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Area law enforcement offers support after Richmond officer’s injuries deemed ‘unrecoverable’

Area law enforcement agencies have expressed their support for the Richmond Police Department Officer Seara Burton and her family, after her injuries were deemed “unrecoverable”.

Wednesday, Richmond Police Department said that Burton will be taken off of life support on Thursday Sept. 1.

life support, department says” class=”link “Richmond Police Officer shot in line of duty to be taken off life support, department says

Burton was shot in the line of duty earlier this month and has remained in critical condition since.

The Wayne County Sheriff’s Department in Indiana posted to social media asking people to “please keep the family, friends and comrades of officer Seara Burton in your thoughts and prayers as they navigate this senseless tragedy.”

officer third local officer shot in line of duty in less than a month” class=”link “Richmond officer third local officer shot in line of duty in less than a month

Hagerstown Indiana Police said their “hearts are broken.”

Sugarcreek Township Police Department posted a picture of Burton to social media and said “we are saddened by the recent news about Richmond, Officer Seara Burton. She will be taken off life support. She fought a very long hard fight. Rest easy Officer Burton, we will take it from here.”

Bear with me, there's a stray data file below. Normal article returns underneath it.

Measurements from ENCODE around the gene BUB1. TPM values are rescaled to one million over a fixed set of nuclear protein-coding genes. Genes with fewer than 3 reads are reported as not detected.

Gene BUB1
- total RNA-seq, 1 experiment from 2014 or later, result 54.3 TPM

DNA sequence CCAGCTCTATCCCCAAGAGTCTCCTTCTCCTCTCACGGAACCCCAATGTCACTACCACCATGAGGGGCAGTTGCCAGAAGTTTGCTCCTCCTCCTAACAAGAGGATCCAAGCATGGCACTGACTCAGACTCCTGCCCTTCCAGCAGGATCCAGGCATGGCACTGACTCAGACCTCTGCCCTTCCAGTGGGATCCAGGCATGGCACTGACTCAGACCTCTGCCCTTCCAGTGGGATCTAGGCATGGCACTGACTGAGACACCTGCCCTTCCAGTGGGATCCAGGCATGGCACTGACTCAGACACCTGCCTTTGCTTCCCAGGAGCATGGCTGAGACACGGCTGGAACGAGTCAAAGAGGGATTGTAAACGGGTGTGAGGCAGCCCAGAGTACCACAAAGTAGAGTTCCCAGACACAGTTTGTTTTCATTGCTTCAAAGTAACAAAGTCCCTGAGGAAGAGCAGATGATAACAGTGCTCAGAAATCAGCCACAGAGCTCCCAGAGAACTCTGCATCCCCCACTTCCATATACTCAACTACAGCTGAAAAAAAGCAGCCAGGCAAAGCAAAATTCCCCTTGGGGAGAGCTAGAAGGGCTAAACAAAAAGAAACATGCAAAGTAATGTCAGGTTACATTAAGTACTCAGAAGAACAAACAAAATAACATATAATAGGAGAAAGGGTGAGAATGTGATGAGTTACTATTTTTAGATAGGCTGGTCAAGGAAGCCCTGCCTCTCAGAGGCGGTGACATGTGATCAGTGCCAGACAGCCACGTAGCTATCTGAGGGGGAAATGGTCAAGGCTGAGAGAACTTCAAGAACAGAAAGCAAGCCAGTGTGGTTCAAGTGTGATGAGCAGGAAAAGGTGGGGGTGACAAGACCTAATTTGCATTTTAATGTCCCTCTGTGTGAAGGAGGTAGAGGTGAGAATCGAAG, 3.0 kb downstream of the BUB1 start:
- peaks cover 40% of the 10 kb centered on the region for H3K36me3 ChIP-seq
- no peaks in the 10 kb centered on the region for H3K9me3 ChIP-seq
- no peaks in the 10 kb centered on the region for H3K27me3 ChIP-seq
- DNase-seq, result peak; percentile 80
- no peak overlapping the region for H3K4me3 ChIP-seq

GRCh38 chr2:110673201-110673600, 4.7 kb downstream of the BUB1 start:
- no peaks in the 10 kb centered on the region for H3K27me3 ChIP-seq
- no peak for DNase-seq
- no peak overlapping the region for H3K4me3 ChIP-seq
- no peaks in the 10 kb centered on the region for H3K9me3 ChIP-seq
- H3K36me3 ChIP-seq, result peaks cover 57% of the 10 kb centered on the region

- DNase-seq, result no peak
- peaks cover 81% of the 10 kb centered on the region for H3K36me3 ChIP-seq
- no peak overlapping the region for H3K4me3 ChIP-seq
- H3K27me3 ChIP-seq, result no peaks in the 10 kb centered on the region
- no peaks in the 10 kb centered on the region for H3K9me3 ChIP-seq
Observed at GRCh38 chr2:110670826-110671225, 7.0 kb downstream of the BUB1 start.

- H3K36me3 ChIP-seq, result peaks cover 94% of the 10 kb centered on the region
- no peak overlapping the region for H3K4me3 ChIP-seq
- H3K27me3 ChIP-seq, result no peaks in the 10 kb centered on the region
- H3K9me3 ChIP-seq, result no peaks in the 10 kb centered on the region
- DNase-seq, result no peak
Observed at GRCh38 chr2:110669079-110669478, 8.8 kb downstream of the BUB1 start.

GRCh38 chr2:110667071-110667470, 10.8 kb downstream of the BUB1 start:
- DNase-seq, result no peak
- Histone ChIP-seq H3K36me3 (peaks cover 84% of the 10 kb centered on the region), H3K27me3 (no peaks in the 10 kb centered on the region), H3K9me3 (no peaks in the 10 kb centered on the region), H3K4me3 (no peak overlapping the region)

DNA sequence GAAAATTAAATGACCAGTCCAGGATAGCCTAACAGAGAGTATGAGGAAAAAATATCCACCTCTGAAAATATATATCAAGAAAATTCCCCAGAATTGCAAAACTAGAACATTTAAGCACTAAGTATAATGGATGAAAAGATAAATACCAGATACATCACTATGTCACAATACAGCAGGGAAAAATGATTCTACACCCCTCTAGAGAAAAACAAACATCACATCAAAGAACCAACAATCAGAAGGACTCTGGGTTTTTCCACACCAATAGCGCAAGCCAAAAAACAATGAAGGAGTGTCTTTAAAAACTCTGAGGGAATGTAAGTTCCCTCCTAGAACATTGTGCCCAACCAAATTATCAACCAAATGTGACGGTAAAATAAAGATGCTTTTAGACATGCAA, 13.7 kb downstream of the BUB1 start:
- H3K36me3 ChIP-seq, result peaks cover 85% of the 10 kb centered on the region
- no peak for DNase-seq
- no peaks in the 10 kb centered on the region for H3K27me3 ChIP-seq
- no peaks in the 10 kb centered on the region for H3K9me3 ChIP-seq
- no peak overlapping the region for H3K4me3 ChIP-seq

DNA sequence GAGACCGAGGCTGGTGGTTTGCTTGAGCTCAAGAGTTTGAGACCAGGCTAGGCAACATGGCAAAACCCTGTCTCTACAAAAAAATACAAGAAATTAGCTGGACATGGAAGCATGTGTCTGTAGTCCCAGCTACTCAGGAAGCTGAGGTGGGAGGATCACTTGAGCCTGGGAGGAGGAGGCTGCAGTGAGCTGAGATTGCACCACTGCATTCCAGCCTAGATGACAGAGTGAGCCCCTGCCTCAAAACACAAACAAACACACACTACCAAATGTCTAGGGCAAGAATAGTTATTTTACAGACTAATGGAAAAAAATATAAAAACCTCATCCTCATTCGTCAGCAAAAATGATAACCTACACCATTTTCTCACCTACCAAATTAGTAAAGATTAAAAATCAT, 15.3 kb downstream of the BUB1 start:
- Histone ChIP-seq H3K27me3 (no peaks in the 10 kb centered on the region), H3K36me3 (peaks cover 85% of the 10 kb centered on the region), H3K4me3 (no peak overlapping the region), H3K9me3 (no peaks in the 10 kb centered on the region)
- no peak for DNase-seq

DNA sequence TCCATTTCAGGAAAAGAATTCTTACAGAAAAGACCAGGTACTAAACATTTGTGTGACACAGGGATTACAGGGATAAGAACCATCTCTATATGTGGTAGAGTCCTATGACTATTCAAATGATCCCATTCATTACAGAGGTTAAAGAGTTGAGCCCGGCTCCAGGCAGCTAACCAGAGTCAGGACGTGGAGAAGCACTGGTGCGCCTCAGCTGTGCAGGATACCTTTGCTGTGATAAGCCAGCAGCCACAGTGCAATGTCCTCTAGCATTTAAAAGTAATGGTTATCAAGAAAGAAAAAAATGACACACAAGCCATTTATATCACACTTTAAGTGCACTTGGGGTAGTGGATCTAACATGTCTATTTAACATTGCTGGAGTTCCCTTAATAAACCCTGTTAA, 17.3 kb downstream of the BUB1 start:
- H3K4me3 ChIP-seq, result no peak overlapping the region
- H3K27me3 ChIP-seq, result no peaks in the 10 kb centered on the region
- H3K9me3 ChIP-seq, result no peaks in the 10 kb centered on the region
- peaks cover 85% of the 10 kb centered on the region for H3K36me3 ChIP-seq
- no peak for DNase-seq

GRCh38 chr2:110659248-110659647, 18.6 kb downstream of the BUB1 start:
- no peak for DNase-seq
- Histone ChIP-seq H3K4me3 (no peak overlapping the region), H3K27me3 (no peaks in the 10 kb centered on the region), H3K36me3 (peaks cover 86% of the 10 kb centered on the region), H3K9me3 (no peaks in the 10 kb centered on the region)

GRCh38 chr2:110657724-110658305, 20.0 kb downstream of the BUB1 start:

WATCH: Social media video shows Richmond officer’s fiancee walk down aisle at hospital

In Darke County, the Village of Versailles EMS said “our thoughts are with our brothers and sisters in blue at the Richmond Police Department. as always, VEMS will assist in any way possible if requested.”

Final arrangements for Burton will be released in the following days.

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Indiana police officer shot and killed during traffic stop in ‘senseless act of violence’

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A 24-year-old police officer was shot and killed during a traffic stop in Madison County, Indiana, around 2 am on Sunday, according to law enforcement.

Noah Shahnavaz, a US Army veteran who had been a member of the Elwood Police Department for 11 months, was taken to an Indianapolis-area hospital where he succumbed to his injuries.

The suspect, 42-year-old Carl Roy Webb Boards II, allegedly got out of a 2012 Buick LaCrosse after being pulled over and fired at Shahnavaz multiple times, striking him at least once, according to the Indiana State Police.

Boards then apparently fled the scene in his car before Hamilton County Sheriff’s deputies located him around 2:30 am

Police deployed a tire deflation device and performed two PIT maneuvers, sending the Buick into a median. Boards was taken into custody without further incident.

He will be charged on Monday with murder, possession of a firearm by a violent felon, resisting law enforcement, as well as two enhancements for use of a firearm and being a habitual offender, according to Madison County chief deputy prosecutor Andrew Hannah.


“Noah proudly wore the Elwood Police Department uniform, serving the citizens of Elwood, he was part of our city family. A senseless act of violence robbed this man of the life and career that he had ahead of him,” Elwood Mayor Todd Jones said at a press conference on Sunday afternoon.

“On behalf of myself, my family and a most grateful city, I’m asking you to keep Noah’s family, friends, the Elwood Police Department and our city in your thoughts and prayers as we attempt to navigate through this tragic time.”

Carl Roy Webb Boards II, 42, allegedly shot and killed a police officer on Sunday morning in Madison County, Indiana.

Carl Roy Webb Boards II, 42, allegedly shot and